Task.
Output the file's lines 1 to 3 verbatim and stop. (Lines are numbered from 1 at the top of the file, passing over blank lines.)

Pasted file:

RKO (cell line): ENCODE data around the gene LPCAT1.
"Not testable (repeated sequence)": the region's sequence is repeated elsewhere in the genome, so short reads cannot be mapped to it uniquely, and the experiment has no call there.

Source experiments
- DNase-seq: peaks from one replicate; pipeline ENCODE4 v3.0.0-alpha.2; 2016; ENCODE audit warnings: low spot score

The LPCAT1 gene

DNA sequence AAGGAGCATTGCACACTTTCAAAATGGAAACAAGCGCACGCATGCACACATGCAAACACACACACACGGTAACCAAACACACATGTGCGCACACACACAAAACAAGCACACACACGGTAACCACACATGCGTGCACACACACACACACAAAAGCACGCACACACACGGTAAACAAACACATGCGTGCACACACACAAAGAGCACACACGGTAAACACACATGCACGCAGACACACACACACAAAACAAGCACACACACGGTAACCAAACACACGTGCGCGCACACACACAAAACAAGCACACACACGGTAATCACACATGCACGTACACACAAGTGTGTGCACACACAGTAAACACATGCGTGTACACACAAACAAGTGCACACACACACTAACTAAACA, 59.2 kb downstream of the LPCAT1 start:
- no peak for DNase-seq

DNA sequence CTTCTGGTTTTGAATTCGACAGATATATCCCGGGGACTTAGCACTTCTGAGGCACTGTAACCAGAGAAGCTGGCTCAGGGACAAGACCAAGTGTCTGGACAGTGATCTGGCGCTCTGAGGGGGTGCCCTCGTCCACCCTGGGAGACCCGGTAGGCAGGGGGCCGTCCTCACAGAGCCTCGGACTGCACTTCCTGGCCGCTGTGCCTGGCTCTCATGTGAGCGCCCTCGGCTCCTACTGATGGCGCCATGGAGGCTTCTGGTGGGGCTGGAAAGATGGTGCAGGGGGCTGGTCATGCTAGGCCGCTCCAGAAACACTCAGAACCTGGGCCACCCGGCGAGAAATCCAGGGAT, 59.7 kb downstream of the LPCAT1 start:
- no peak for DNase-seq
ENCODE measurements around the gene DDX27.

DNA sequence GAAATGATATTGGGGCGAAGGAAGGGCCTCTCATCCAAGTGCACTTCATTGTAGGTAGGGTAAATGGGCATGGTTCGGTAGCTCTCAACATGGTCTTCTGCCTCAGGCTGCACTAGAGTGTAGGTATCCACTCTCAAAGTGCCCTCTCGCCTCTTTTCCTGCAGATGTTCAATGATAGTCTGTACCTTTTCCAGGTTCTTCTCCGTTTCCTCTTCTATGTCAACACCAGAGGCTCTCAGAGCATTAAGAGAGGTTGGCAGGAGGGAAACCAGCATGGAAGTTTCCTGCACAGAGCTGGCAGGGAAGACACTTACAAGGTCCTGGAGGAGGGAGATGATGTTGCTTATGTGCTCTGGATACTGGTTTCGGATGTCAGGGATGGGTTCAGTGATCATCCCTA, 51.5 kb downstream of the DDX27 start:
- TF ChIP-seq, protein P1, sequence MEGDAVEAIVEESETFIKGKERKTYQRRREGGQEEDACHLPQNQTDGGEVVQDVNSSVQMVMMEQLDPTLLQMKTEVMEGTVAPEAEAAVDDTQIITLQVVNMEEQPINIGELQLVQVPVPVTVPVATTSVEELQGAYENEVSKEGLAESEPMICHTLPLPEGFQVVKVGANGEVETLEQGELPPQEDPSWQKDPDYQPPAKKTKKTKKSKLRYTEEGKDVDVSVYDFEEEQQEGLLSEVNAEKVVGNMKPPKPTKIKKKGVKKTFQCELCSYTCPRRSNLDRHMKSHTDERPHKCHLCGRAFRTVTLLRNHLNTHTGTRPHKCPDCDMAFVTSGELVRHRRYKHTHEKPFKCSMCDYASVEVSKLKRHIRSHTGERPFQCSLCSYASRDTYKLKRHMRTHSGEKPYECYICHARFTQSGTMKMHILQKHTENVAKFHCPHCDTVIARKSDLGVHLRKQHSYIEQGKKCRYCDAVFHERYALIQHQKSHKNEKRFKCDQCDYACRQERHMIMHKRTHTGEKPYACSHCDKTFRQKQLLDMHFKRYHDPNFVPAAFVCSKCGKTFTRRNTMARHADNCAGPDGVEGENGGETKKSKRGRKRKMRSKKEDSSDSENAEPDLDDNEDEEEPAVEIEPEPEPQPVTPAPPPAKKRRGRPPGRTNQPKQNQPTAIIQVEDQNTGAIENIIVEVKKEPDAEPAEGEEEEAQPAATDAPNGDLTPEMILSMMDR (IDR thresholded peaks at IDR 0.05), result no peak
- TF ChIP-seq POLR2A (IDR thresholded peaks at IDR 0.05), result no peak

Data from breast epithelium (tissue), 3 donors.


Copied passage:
RKO (cell line): ENCODE data around the gene LPCAT1.
"Not testable (repeated sequence)": the region's sequence is repeated elsewhere in the genome, so short reads cannot be mapped to it uniquely, and the experiment has no call there.

Source experiments